Four hundred years ago last year, the Mayflower docked in Plymouth, Massachusetts.
Reform-minded Pilgrims seeking to separate from the Church of England settled in what they called “the new world.” Their arrival, long venerated as a bold search for religious freedom, ultimately resulted in the founding of a whole new independent nation.
But is that what really happened?
“It's one of these events that is really hard to think through because of the layers of past romanticization and kind of fiction that have been built on top of it,” says Glenn Adamson, curator of “Another Crossing: Artists Revisit the Mayflower Voyage,” opening July 3 at Fuller Craft Museum.
While some may deem the Mayflower Crossing as illustrative of the wily grit and steely determination of a people willing to risk it all on principle, others see it as part of a larger story of brutal colonization resulting in the devastation of Indigenous populations. By the time Pilgrims set foot on Plymouth Rock, the native Wampanoag people had been ravaged by disease that earlier European colonists had brought with them. Entire villages of Wampanoag, living in the area called Patuxet, had been wiped out. In other words, there’s another side to the Mayflower story.
It’s exactly that other perspective that “Another Crossing,” postponed from its original opening last year, seeks to explore through the work of 10 artists who were chosen by Adamson, a Brooklyn historian focused on American craft. The diverse group of artists, including Native American, British and Dutch artists, were asked to create works interpreting the historic voyage but using only tools, materials and processes that existed back in 1620. Working with beads, wood, metal, leather and pottery, each artist responded to the crossing in unique ways that offer a surprising reflection on themes that often get left out of the history books.
British silversmith David Clarke presents “Poor Trait,” a “painting” of melted lead from gunshot on an oval, handwoven canvas. Clarke says he was responding to the interwoven nature of metal and violence, best exemplified by American colonizers who brought guns to the New World and turned them on the Indigenous population. The painting could suggest a mirror in which visitors can reflect on their own relationship with violence, but it could also suggest a grave marker memorializing the many Native Americans who died in warfare and disease as European settlers colonized the land. The accumulated metal, Clarke says in text accompanying the exhibition, suggests “a suffocation, a takeover, a total disregard for the other.”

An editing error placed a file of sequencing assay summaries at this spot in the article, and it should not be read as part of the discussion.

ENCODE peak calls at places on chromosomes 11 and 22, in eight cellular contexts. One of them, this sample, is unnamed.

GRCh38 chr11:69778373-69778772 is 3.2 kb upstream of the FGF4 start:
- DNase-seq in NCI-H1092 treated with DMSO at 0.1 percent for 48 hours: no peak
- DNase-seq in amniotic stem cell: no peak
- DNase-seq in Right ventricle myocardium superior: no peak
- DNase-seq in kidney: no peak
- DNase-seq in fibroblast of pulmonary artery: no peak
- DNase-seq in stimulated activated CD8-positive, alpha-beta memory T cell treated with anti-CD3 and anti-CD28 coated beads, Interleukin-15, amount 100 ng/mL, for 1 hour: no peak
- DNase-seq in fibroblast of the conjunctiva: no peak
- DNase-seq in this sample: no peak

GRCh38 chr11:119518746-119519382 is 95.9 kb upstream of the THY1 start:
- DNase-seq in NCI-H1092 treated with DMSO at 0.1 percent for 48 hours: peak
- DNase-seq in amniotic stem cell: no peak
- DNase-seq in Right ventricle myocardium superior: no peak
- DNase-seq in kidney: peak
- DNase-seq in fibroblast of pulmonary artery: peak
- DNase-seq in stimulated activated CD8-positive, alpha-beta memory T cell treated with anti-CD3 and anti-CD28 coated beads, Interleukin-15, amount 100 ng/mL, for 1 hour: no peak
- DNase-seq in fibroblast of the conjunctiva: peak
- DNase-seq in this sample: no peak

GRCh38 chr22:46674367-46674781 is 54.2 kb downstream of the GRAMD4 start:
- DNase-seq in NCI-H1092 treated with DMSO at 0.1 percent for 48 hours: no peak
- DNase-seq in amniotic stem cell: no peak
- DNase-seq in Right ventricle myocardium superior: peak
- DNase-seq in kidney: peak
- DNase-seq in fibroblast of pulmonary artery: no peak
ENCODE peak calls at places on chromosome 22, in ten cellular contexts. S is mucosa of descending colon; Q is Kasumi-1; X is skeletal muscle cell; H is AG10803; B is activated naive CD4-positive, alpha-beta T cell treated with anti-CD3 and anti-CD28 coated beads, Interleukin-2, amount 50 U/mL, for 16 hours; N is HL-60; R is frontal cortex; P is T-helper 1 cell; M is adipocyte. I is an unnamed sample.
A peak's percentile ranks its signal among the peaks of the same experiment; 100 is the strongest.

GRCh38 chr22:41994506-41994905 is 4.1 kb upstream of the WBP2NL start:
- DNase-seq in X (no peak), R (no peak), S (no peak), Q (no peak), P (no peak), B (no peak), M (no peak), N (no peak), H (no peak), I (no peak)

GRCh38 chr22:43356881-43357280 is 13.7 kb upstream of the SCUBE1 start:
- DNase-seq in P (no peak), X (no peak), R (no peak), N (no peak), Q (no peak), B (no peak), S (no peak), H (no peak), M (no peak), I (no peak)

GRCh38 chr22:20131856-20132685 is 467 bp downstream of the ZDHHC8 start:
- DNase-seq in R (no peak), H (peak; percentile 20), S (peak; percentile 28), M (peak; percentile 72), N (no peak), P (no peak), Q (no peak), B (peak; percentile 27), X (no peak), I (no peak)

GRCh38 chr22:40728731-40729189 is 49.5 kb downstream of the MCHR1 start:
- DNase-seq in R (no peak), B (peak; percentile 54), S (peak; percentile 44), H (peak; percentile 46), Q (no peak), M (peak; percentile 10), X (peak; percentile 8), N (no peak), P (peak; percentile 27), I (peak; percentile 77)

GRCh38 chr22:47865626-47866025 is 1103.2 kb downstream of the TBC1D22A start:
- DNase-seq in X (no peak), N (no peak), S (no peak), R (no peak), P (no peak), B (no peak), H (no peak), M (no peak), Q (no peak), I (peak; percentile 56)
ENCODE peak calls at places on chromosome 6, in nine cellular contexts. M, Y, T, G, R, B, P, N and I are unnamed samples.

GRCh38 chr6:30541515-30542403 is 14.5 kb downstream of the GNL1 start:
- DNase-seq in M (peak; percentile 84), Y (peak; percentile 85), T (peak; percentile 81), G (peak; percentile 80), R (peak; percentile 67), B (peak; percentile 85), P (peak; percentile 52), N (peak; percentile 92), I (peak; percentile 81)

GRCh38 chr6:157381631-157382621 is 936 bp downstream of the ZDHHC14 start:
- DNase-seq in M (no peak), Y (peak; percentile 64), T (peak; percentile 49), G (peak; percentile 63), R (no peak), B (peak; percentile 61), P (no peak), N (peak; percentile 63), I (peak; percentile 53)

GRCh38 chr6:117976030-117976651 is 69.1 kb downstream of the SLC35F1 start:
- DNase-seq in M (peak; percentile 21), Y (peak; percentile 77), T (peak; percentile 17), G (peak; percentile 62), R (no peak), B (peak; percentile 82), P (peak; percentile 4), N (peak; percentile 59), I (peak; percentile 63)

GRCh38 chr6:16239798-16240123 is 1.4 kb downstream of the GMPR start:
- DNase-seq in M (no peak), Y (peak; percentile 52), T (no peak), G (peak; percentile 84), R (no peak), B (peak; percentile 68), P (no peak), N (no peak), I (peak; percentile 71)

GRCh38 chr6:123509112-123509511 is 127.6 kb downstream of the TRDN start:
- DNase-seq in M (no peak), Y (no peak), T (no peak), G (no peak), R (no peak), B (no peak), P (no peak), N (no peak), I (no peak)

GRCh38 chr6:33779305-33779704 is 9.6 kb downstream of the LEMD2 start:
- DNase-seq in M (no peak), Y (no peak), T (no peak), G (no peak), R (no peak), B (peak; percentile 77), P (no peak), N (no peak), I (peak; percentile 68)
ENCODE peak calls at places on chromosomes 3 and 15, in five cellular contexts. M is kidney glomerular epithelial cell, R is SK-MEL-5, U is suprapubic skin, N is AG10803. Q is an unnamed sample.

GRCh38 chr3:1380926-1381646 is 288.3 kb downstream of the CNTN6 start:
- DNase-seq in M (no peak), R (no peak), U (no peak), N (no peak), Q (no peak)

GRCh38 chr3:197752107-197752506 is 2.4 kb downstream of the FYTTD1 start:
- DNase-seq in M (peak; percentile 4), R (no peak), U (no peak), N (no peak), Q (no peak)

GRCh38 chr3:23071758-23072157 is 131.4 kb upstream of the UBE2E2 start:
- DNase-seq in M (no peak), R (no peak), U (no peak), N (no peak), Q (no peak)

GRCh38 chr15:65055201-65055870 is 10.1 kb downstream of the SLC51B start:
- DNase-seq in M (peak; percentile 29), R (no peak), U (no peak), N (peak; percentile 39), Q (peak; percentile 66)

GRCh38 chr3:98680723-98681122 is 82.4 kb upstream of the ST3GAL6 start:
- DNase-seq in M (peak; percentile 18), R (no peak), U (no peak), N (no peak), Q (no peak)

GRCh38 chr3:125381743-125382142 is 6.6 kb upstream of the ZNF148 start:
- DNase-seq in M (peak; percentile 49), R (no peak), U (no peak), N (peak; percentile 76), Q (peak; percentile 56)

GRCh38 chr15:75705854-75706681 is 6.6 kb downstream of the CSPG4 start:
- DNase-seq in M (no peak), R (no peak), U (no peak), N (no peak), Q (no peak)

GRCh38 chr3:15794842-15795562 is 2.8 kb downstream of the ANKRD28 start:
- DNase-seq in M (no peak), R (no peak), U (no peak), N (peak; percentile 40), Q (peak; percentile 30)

Beadworker Jeffrey Gibson, a Mississippi Choctaw-Cherokee painter and sculptor, had already been researching historic Native American techniques when he was asked to participate. For this show, he’s created masks incorporating porcupine quill, birch bark and river cane reed. Gibson describes the masks as “cages for the head,” suggesting not only protection but constraint. The masks mimic European colonial garb while also alluding to Native American headdresses.
Alaskan artist Annette Bellamy worked with six indigenous artists to create an installation entitled “Wood, Water and Distance.” The installation made up of floating boat forms, some made of salvaged oak barrels, references not only the Mayflower ship but indigenous canoes. A capsized ark with the image of a polar bear alludes to climate change. Another boat, a dugout canoe charred on the outside but deep red inside, alludes to the bloodshed and destruction of lands that happened as a result of colonization. Another boat interweaves the names of the 573 federally recognized Native Tribes of the United States, including an extra space for those that are unrecognized.
Sonya Clark, an American artist of Afro-Caribbean heritage, is known for her work incorporating human hair. She has created a font called “Twist” based on her own kinky hair, casting her hair in hot metal, this time to create a type metal used to produce a limited-edition print based on a 17th-century broadsheet of the sort once used for political screeds, satire or religious instruction. By incorporating her own hair, Clark reclaims a traditional format in her own terms.
Before the artists tackled this project, they took two research trips, one to Plymouth, Massachusetts, the other to Plymouth, England, where they met with academics, curators and historians in the spring of 2019.
“What we tried to do in the show, and particularly through the two research visits that we did with the artists, was to really think through all those issues in a very intense way,” says Adamsom. “The craft time-travel premise became like a way of touching that history in a way that felt authentic and was like a way of working through all those issues.”
In the course of the project, even Adamson himself made new discoveries about a historical event he thought he knew inside out.
“I didn't realize that when the Mayflower so-called Pilgrims arrived, they actually encountered a community that had already been ravaged by disease because there were European traders coming up and down that coastline,” says Adamson. “And so, the fact that they encountered relatively little resistance was partly because they were landing in a plague zone, but they didn't realize that. I think that actually had a lot to do with their ultimate ability to carve out space in that new geography.”
The Mayflower Crossing happened 401 years ago, but as “Another Crossing” shows, we’re still grappling with exactly what it means.
“Another Crossing: Artists Revisit the Mayflower Voyage” is on view at Fuller Craft July 3-Oct 10.